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Daily Planning Made Simple

Updated: Nov 4, 2022

One of the most daunting issues for small business owners is simply how to get everything done. Our minds race a mile-a-minute and it’s easy to get distracted. We wake up knowing that we need to finish items from previous days, move long-term projects forward, and then start to take action on all the great ideas that we’ve had in the last few hours since we went to bed! 😊 It’s difficult to get things organized; however, there is a way.

This simple organization strategy comes from combining my training while in sales with my experience building a business. It’s not necessarily the most elaborate organization system, but it will serve you well for both short-term and long-term tasks.

Immediate tasks. Make a list of what needs to be done, but do it daily, and do it at the end of the day BEFORE you need to do it. If you wait until the following day, then you will likely get caught up in the duties for that day and never make your list. It should be done the day before, and it should be in writing. It can be in a simple paper notebook, or even in a Word document that you continue to add to over time. It doesn’t need to be a fancy online tool. If you like tools, then find one that works for you of course. However, just realize that the tool isn’t what’s important. Making the list is what is important.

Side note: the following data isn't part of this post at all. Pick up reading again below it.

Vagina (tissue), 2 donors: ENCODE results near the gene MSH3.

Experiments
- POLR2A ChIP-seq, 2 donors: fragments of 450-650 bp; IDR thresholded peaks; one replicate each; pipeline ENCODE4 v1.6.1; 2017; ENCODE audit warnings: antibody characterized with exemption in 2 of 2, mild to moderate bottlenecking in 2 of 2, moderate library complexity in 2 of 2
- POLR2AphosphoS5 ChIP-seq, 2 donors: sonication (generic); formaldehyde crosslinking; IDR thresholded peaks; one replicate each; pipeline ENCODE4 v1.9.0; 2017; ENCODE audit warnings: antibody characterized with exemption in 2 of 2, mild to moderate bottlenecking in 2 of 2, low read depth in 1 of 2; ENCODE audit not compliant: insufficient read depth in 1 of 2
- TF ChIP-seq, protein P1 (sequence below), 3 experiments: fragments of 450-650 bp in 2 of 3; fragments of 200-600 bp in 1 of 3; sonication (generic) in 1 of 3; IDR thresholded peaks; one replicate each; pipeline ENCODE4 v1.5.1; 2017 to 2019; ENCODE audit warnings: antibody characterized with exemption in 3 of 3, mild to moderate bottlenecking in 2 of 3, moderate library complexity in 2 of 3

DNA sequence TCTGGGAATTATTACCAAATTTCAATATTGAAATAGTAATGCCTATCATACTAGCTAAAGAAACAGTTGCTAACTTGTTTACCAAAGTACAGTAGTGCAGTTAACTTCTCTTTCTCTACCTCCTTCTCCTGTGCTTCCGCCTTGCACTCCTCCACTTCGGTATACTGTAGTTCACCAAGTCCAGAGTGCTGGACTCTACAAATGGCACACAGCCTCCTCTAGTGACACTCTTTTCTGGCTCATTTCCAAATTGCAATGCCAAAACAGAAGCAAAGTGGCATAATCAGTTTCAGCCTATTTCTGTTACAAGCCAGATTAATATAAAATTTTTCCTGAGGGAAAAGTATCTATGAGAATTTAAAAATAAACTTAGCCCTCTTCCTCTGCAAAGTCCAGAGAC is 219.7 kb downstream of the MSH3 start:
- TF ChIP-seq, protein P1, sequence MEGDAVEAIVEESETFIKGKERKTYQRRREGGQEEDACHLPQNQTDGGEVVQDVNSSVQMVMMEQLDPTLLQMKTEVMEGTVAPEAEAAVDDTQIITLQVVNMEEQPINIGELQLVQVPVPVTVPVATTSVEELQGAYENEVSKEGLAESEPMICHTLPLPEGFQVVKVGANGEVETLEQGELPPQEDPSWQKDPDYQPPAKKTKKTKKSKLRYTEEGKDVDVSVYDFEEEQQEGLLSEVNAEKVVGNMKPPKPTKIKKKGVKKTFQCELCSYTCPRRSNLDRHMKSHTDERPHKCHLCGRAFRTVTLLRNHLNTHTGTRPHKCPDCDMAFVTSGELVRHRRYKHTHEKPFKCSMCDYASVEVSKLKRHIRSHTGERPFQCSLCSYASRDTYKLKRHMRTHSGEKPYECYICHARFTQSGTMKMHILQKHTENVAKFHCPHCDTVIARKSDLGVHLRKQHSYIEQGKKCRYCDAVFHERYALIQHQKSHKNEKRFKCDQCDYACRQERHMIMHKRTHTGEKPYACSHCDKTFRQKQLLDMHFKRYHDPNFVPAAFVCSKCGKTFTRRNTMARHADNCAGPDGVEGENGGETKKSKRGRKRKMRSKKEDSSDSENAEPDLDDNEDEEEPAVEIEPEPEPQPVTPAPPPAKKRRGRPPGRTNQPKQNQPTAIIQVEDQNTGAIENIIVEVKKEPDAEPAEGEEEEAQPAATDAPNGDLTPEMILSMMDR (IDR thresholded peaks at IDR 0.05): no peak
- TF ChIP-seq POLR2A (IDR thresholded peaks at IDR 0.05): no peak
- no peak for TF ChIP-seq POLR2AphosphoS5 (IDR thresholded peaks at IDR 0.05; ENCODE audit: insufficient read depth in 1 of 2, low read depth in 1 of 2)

Long-term projects. Break them up into smaller steps, or milestones to accomplish, and then use a scheduling tool, such as the Tasks function in MS Outlook, to schedule items in the future. For instance, if you have a 12-step project, and the first step has to happen in the next two weeks, then schedule that first step for two weeks from now. When that is accomplished, then put the next step on your calendar. You don’t have to schedule out the entire project – just each step as it comes up next. In fact, scheduling out the entire project can often be wasted time as the project may change along the way. Only schedule the first milestone, and then schedule out as it progresses. If the milestone date changes, simply change it in Outlook. It’s a simple thing to manage, but it allows you to schedule out into the future without messing up your daily written task list that we referenced earlier. (Note: Some people use the Calendar for this instead of Tasks, but I always found that it cluttered my calendar, so I went to using the Task function instead)

No matter what tools you use, and I would suggest that simpler is better, using some method of planning both your immediate next day and your long-term projects will ensure that nothing gets skipped and no deadline or opportunity gets missed. It is a low-tech way of managing your workload and making sure that you get the important tasks accomplished without getting bogged down in what simply seems to be urgent at the moment.

As always, I wish you the best in your business.

Mark Goldman

(PS: If you’d like clarification on this organizational method, please feel free to reach out to me. I’m happy to discuss.)



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